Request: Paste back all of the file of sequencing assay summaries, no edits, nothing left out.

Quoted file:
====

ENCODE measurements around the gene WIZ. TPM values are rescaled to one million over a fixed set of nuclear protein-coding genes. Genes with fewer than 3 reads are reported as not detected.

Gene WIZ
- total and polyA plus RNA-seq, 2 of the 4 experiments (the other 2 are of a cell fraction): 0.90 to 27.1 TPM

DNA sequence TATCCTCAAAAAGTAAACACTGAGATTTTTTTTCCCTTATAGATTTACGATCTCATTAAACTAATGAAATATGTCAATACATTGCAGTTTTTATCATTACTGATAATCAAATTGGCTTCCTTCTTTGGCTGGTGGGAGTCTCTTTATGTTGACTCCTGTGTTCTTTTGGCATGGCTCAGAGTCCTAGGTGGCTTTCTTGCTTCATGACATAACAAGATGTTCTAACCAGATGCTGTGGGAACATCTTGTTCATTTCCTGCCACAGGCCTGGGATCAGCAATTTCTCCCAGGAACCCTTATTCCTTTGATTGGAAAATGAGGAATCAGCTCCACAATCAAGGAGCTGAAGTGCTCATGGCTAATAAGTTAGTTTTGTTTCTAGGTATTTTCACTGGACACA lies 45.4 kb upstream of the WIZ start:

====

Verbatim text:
ENCODE measurements around the gene WIZ. TPM values are rescaled to one million over a fixed set of nuclear protein-coding genes. Genes with fewer than 3 reads are reported as not detected.

Gene WIZ
- total and polyA plus RNA-seq, 2 of the 4 experiments (the other 2 are of a cell fraction): 0.90 to 27.1 TPM

DNA sequence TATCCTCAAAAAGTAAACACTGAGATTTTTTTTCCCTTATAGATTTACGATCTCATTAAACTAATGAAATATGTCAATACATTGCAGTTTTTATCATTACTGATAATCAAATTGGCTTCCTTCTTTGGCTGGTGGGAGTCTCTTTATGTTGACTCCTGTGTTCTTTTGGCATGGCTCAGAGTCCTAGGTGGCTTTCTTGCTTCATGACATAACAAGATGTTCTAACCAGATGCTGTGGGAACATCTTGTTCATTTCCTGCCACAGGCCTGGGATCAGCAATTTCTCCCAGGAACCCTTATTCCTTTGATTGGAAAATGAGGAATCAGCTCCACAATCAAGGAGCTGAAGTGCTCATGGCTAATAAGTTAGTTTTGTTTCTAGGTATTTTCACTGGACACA lies 45.4 kb upstream of the WIZ start: